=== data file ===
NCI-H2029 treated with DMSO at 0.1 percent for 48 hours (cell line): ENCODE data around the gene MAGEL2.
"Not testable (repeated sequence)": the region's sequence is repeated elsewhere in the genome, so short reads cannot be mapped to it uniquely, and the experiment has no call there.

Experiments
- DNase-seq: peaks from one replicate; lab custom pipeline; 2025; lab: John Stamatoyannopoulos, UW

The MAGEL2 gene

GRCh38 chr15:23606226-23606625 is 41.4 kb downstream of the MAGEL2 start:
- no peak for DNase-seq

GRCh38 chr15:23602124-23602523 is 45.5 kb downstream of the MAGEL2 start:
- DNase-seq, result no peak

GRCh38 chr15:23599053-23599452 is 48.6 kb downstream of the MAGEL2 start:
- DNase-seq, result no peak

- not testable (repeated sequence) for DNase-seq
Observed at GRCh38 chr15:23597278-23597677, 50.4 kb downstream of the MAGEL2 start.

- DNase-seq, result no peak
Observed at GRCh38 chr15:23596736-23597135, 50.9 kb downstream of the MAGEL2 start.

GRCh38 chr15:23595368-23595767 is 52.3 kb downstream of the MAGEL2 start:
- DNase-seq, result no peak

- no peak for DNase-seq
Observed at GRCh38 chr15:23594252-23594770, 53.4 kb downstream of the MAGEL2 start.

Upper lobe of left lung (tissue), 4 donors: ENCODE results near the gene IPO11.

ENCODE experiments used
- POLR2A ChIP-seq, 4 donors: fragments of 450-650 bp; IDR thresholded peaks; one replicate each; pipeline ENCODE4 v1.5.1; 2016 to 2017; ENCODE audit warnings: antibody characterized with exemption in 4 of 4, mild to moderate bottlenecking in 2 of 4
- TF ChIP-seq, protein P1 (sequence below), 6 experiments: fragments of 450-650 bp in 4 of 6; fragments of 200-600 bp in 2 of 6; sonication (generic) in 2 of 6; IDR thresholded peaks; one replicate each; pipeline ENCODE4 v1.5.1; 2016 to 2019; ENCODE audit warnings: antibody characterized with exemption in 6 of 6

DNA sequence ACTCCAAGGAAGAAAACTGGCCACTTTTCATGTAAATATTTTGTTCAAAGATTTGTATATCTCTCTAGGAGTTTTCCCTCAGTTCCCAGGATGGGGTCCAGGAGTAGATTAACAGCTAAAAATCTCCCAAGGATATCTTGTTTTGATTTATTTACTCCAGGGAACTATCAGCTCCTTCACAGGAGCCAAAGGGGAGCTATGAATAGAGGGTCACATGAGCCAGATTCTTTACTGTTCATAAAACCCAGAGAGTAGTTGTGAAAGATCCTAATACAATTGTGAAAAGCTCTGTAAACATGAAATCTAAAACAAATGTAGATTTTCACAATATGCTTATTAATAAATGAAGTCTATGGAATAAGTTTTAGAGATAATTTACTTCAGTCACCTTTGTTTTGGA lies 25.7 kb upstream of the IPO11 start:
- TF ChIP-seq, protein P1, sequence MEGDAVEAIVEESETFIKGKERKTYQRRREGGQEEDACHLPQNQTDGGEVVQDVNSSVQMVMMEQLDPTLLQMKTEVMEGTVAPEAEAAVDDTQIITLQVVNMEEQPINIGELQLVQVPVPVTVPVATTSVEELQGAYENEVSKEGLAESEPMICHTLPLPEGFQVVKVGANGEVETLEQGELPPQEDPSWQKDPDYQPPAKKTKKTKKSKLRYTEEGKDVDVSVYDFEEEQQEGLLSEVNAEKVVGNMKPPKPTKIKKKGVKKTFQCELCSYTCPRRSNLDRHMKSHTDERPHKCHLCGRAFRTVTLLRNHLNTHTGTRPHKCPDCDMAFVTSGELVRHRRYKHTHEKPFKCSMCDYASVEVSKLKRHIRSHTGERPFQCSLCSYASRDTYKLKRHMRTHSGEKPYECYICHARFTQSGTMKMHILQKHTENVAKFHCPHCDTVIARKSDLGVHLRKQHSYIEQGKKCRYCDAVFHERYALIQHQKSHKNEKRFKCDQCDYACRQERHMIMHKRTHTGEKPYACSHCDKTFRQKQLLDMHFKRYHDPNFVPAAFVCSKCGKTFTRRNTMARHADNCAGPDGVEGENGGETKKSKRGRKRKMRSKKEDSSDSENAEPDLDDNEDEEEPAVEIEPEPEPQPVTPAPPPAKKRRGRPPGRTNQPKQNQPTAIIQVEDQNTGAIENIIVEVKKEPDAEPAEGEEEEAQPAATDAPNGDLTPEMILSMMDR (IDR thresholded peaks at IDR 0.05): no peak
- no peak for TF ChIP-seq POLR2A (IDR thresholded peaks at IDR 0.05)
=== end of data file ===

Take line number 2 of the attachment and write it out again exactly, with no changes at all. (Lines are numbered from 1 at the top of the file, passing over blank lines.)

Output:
"Not testable (repeated sequence)": the region's sequence is repeated elsewhere in the genome, so short reads cannot be mapped to it uniquely, and the experiment has no call there.